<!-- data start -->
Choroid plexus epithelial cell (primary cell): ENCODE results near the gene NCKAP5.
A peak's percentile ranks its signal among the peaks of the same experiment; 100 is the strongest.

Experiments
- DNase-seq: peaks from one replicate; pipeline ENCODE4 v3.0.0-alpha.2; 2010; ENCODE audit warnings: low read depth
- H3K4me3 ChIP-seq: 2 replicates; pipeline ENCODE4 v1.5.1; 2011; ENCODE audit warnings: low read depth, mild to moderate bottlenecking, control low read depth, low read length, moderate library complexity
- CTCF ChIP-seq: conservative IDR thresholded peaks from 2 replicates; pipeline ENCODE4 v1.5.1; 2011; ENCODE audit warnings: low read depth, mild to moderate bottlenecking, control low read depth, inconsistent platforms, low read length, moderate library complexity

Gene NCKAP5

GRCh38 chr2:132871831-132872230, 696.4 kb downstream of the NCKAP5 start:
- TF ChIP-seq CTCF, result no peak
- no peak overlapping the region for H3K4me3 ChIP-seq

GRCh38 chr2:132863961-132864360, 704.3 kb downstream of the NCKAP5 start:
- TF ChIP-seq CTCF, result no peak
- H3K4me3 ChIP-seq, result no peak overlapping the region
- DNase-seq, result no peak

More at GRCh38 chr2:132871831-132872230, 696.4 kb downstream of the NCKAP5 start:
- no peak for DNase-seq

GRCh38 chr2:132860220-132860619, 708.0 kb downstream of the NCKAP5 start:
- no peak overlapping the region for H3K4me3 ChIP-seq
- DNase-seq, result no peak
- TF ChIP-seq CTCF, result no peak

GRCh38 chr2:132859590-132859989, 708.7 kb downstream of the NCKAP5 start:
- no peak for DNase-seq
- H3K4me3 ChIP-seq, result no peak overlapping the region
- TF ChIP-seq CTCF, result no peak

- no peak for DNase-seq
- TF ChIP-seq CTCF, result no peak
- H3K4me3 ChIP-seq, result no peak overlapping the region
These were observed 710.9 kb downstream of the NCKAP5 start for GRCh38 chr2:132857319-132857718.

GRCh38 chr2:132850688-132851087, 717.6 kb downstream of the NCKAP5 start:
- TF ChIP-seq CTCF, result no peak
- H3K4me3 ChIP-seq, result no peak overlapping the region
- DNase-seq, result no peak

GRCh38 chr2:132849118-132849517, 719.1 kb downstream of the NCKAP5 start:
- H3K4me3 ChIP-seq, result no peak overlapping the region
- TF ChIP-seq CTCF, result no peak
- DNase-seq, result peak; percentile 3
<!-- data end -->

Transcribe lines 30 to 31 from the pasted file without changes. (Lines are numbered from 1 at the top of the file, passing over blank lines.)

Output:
- TF ChIP-seq CTCF, result no peak
- H3K4me3 ChIP-seq, result no peak overlapping the region